Ways out of debt
If you're struggling with debts, they may seem impossible to manage. However, there are ways to get out of debt, no matter how bad the situation seems. And there's plenty of free advice available to help you.
Facing up to your debt problem
Almost everyone owes money - bills are a fact of life. But sometimes you may find you're swamped with debts and can't see a way of paying them all. The worst thing you can do is to ignore the problem - it won't just go away.
Making the most of your money
If you're in debt, work out a realistic personal budget so you know where your money's going -and how much you can afford to pay those you owe money to.
If you don't have enough to pay off your debts, look at ways of cutting your costs and increasing your income.
Cutting your costs
You can look at your expenses to see where you can make savings.
You could also try shopping around to reduce bills, or think about selling non-essential items that you own (for example, a second car).
Increasing your income
You may be in debt because you're not receiving all the money you're entitled to.
For example, it's advisable to:
- make sure you're not paying too much tax
- check whether you're entitled to tax credits
- ensure you're receiving the benefits you're entitled to
- make sure that any family and friends living with you are paying enough towards household expenses
- think about renting out a spare room to a lodger
- check whether your mortgage payments are covered by insurance
- Read more about increasing your income from National Debtline
Consolidating your debts
If you're thinking about taking out a single loan to pay off all your existing debts, make sure you're not simply taking on more debt. Check that the terms of the loan aren't too harsh the interest rates and the length of the loan, for example. Be very careful about taking out a loan secured on your house as it will put your home at risk.
It's always advisable to seek independent advice before taking out any kind of loan.
Coming to arrangements with creditors
Once you've sorted out your personal budget, you can start to make arrangements with your creditors (the people you owe money to) about how much to pay. There are several options:
If you know you can't pay all your debts, its important to prioritise them.
Write to your creditors to see if you can agree on how to pay back your debts at amounts you can afford. Use a a personal budget sheet to help you.
An informal arrangement isn't legally binding, so your creditors could ignore it later and ask you to pay in full.
Debt Management Companies (DMCs)
DMCs offer help if you're in debt (they usually only deal with non-priority debts - see the link 'Find out more about non-priority debts' below). They negotiate with your creditors on your behalf to reduce the payments you are making overall. You then make one payment to the DMC, which distributes it to the creditors.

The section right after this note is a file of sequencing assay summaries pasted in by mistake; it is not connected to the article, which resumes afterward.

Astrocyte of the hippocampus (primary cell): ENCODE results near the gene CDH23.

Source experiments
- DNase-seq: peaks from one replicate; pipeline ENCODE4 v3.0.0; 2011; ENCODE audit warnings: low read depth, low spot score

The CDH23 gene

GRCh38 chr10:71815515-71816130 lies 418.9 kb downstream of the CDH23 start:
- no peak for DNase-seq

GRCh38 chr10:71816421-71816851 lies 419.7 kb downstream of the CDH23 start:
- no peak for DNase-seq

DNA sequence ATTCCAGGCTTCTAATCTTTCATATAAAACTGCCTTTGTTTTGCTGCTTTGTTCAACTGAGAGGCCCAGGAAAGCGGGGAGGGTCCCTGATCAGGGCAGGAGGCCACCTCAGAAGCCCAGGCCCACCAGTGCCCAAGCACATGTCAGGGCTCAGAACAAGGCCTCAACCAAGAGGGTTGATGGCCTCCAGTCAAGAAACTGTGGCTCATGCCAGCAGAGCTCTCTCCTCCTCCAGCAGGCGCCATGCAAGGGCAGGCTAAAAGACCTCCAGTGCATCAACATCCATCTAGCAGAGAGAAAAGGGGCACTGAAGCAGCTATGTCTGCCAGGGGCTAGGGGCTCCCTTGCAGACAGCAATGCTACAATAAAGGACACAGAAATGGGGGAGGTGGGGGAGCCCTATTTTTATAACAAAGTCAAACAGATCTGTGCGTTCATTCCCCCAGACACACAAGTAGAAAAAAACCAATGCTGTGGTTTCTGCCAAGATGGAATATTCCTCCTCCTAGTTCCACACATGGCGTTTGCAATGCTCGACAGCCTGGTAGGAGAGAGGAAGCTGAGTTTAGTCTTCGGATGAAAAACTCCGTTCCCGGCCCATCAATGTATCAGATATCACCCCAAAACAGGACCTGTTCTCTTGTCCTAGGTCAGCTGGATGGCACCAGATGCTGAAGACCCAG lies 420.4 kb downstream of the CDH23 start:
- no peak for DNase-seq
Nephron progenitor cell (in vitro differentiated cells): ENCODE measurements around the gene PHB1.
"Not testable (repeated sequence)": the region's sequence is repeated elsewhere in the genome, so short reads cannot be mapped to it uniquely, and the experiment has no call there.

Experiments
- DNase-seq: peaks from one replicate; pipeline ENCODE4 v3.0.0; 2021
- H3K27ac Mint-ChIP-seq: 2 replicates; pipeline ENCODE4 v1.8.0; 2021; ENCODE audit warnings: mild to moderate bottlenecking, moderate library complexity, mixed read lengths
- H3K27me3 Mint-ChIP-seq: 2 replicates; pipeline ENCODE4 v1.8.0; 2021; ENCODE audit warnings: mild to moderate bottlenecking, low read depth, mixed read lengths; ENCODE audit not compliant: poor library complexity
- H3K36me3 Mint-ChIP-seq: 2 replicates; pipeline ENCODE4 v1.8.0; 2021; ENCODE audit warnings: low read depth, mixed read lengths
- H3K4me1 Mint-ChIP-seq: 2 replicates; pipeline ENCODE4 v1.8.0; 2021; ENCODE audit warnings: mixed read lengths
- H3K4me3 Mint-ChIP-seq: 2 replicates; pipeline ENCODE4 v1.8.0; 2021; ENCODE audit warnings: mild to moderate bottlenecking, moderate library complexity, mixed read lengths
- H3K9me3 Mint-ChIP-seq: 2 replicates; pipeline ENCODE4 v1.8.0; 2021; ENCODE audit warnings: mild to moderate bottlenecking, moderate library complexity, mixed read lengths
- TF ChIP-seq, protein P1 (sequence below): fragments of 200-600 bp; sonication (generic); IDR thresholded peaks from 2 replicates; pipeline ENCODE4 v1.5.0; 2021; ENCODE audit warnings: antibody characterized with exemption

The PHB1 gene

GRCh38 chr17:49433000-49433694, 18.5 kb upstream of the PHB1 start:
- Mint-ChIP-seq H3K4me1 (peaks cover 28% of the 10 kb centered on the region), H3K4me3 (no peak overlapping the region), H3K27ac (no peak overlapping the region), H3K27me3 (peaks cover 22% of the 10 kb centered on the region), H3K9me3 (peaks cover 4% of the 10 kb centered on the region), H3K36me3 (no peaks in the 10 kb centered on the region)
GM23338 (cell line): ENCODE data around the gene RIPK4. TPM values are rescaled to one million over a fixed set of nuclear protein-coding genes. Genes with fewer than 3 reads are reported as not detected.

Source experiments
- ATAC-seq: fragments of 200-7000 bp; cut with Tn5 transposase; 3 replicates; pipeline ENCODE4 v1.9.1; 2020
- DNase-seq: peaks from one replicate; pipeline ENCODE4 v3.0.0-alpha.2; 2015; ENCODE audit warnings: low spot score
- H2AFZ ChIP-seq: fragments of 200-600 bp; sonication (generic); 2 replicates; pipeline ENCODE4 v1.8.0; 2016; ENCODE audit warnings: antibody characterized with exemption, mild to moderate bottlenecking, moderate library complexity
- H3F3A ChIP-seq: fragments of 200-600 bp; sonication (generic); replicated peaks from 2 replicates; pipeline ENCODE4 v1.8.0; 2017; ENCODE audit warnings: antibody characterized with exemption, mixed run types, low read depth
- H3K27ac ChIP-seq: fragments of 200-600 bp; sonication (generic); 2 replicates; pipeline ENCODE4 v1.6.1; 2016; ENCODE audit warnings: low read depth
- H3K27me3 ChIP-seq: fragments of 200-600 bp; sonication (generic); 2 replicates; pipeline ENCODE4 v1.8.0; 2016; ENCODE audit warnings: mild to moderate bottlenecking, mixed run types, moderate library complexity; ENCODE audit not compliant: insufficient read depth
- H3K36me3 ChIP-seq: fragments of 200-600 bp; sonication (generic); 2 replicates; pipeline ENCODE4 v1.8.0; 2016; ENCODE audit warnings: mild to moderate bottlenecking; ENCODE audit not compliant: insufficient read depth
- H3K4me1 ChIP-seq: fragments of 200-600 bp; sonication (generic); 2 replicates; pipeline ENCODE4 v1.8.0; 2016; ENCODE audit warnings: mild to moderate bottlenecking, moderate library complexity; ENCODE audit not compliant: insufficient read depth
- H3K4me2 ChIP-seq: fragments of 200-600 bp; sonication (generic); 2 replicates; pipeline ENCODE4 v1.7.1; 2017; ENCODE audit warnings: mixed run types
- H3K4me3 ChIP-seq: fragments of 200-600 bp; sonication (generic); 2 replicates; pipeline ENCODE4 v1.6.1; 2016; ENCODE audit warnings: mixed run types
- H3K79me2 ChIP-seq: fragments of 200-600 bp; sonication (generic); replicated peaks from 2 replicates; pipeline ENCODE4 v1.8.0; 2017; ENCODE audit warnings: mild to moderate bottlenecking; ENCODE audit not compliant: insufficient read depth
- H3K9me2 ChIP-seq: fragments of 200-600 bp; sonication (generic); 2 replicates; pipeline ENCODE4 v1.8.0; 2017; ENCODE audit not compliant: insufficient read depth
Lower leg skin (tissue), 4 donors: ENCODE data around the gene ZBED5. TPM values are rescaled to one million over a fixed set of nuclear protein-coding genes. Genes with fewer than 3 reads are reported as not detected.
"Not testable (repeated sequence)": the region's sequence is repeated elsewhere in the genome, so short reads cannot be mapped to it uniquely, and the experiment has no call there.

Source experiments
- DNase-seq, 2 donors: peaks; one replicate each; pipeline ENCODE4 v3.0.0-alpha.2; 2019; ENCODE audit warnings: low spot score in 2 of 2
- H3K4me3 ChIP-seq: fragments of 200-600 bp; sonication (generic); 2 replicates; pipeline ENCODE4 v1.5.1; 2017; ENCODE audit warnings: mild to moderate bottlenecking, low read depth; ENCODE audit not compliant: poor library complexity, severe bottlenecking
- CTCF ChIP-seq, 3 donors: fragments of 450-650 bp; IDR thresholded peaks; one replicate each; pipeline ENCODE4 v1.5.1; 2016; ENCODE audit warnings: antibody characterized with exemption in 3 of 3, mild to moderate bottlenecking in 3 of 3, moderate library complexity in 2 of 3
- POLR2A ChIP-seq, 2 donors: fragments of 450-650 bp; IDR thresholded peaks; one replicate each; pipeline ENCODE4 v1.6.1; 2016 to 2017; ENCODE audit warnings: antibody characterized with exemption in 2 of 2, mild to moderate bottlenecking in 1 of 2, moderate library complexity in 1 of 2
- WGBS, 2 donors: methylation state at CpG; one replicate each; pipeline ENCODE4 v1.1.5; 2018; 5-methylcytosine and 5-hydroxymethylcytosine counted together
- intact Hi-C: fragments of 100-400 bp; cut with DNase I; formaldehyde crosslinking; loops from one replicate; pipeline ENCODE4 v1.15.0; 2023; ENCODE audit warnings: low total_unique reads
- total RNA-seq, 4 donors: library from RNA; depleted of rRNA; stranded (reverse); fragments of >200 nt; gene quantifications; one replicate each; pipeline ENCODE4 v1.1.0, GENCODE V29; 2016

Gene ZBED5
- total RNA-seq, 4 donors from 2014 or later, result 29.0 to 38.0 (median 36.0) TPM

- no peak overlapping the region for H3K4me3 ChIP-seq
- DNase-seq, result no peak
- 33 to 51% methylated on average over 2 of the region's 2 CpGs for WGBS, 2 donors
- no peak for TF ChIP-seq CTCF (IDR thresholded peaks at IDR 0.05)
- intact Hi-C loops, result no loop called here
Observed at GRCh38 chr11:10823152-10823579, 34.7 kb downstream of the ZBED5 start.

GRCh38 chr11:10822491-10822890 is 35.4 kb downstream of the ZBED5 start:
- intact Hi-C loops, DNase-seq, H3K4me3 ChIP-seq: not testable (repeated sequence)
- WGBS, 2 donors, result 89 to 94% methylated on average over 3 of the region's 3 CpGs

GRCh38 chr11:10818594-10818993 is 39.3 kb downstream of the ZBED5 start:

Some DMCs are paid commission by creditors so are free to you. However, most DMCs charge a fee, so you may have less money from your available income to settle your debts.
Many organisations, such as the National Debtline, offer free debt management plans, so there is no need to use a commercial service.
Individual Voluntary Arrangements (IVAs)
If you can'twork out an informal arrangement, you can apply to court for an Individual Voluntary Arrangement (IVA). This is where you formally agree to pay part, or all, of your debts over a period of time (typically five years).
You'll need an insolvency practitioner to set up the agreement, and there are certain conditions that apply - see below for details. Bear in mind that IVAs take several months to organise, and you may have to pay a large administration fee.
If one or more of your creditors has obtained a County Court Judgment (CCJ) against you, the county court could make an administration order telling you to make regular payments, which the court will pass on to your creditors.
An order will only be issued if you have enough regular income to meet the repayments and your total debts are less than 5,000. Repayments can be as little as 5 per month if that is all you can afford. You can apply for an order to be changed if you have difficulty keeping up the payments.
You can apply for a Debt Relief Order (DRO) from April 2009. You must apply to the official receiver on a special online application form, with the help of a money adviser who has been appointed as an approved intermediary.
To find out more and to see if you are eligible follow the link below.
When you're declared bankrupt, an administrator uses your assets (property and possessions) to pay off your creditors.
More useful links
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